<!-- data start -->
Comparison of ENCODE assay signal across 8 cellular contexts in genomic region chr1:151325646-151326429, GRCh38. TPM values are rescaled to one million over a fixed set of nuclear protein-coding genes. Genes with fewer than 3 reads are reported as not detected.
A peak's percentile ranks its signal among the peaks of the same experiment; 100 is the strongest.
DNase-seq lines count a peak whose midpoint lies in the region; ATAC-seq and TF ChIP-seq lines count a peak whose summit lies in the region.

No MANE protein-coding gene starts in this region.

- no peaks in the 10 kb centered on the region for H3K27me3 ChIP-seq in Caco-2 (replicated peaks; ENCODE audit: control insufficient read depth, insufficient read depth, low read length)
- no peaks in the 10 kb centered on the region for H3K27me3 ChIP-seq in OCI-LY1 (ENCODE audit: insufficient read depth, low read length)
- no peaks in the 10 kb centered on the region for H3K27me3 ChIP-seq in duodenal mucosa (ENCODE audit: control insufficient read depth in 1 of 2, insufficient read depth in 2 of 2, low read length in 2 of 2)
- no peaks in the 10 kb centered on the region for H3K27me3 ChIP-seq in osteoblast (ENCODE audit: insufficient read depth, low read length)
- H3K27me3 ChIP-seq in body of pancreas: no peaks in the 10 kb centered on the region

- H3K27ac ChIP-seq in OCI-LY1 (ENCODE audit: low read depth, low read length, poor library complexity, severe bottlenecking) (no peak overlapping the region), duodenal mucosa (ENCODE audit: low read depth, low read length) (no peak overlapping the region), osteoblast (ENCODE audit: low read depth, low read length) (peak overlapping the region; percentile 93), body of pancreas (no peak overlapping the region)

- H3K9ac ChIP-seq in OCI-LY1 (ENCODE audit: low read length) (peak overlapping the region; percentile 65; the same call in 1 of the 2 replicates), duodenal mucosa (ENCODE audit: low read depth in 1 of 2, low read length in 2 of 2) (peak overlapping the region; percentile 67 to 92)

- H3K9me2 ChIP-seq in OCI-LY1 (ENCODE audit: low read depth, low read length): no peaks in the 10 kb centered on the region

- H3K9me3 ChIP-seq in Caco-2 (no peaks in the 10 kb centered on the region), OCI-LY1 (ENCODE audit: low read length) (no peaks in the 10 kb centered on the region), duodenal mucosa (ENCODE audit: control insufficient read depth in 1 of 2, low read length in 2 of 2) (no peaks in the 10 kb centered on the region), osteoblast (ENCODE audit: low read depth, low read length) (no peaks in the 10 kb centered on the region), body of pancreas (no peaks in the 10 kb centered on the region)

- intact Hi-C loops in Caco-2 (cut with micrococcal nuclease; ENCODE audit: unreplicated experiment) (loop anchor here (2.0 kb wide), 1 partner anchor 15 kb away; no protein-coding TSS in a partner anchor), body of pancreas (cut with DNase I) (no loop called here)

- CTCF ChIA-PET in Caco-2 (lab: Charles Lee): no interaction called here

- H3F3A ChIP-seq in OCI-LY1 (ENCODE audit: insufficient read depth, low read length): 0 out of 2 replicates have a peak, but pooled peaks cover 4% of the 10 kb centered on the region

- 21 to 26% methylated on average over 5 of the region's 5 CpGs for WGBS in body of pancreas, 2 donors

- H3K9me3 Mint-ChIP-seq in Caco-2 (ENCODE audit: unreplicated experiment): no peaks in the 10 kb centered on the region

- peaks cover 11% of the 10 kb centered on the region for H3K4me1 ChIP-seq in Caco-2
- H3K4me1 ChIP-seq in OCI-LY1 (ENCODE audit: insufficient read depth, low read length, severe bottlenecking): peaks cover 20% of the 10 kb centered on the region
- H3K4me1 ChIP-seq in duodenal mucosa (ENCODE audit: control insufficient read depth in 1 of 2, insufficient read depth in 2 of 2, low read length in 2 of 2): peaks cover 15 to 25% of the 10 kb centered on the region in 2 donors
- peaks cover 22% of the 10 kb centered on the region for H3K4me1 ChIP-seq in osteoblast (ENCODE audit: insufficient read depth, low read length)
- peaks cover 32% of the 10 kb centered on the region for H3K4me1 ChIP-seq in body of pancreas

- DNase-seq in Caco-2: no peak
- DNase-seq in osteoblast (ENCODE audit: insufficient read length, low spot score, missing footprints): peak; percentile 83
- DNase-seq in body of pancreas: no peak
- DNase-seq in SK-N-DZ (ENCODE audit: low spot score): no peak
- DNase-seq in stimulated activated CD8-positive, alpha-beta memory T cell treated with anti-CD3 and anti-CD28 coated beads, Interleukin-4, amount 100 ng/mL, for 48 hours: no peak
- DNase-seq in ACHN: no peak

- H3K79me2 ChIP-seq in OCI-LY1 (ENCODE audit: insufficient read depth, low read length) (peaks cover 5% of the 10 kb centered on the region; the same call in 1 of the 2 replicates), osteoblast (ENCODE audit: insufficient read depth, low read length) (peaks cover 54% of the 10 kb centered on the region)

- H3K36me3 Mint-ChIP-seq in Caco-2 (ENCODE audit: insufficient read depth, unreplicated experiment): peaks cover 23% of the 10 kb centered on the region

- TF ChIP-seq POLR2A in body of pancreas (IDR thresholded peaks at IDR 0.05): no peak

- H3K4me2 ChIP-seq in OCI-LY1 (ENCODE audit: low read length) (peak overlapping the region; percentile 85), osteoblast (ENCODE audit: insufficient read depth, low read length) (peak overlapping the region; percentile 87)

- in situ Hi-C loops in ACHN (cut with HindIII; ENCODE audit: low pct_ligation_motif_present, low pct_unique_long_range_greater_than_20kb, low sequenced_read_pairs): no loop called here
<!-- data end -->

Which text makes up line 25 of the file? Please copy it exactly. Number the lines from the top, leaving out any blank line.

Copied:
- DNase-seq in osteoblast (ENCODE audit: insufficient read length, low spot score, missing footprints): peak; percentile 83